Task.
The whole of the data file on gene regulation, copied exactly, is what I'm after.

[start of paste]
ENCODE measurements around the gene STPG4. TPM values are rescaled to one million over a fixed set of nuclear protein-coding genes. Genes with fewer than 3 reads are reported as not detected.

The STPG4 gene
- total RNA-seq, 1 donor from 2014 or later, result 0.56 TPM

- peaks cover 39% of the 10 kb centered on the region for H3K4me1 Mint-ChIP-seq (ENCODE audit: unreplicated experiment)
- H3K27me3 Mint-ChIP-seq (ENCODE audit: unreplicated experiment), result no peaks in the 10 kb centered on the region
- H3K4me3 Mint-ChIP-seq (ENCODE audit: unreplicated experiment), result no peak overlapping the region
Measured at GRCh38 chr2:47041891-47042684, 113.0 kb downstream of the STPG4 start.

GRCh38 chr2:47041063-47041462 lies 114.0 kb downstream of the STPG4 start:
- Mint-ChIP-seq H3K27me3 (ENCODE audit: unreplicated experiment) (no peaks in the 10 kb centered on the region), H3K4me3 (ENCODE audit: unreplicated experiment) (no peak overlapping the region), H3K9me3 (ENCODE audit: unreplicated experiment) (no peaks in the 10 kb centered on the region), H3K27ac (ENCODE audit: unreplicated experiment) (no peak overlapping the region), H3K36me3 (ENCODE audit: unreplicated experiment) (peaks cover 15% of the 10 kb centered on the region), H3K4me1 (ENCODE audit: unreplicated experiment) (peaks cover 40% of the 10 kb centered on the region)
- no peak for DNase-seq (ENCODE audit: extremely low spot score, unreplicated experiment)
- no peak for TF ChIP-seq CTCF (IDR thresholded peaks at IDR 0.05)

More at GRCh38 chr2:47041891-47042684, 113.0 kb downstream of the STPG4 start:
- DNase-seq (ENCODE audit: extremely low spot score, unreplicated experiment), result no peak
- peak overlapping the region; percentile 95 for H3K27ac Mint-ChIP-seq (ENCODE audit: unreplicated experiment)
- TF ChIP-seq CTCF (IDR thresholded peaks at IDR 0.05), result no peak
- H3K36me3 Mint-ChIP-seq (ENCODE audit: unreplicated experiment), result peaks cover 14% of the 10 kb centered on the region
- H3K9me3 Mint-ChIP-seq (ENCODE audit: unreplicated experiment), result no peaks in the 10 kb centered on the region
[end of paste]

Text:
ENCODE measurements around the gene STPG4. TPM values are rescaled to one million over a fixed set of nuclear protein-coding genes. Genes with fewer than 3 reads are reported as not detected.

The STPG4 gene
- total RNA-seq, 1 donor from 2014 or later, result 0.56 TPM

- peaks cover 39% of the 10 kb centered on the region for H3K4me1 Mint-ChIP-seq (ENCODE audit: unreplicated experiment)
- H3K27me3 Mint-ChIP-seq (ENCODE audit: unreplicated experiment), result no peaks in the 10 kb centered on the region
- H3K4me3 Mint-ChIP-seq (ENCODE audit: unreplicated experiment), result no peak overlapping the region
Measured at GRCh38 chr2:47041891-47042684, 113.0 kb downstream of the STPG4 start.

GRCh38 chr2:47041063-47041462 lies 114.0 kb downstream of the STPG4 start:
- Mint-ChIP-seq H3K27me3 (ENCODE audit: unreplicated experiment) (no peaks in the 10 kb centered on the region), H3K4me3 (ENCODE audit: unreplicated experiment) (no peak overlapping the region), H3K9me3 (ENCODE audit: unreplicated experiment) (no peaks in the 10 kb centered on the region), H3K27ac (ENCODE audit: unreplicated experiment) (no peak overlapping the region), H3K36me3 (ENCODE audit: unreplicated experiment) (peaks cover 15% of the 10 kb centered on the region), H3K4me1 (ENCODE audit: unreplicated experiment) (peaks cover 40% of the 10 kb centered on the region)
- no peak for DNase-seq (ENCODE audit: extremely low spot score, unreplicated experiment)
- no peak for TF ChIP-seq CTCF (IDR thresholded peaks at IDR 0.05)

More at GRCh38 chr2:47041891-47042684, 113.0 kb downstream of the STPG4 start:
- DNase-seq (ENCODE audit: extremely low spot score, unreplicated experiment), result no peak
- peak overlapping the region; percentile 95 for H3K27ac Mint-ChIP-seq (ENCODE audit: unreplicated experiment)
- TF ChIP-seq CTCF (IDR thresholded peaks at IDR 0.05), result no peak
- H3K36me3 Mint-ChIP-seq (ENCODE audit: unreplicated experiment), result peaks cover 14% of the 10 kb centered on the region
- H3K9me3 Mint-ChIP-seq (ENCODE audit: unreplicated experiment), result no peaks in the 10 kb centered on the region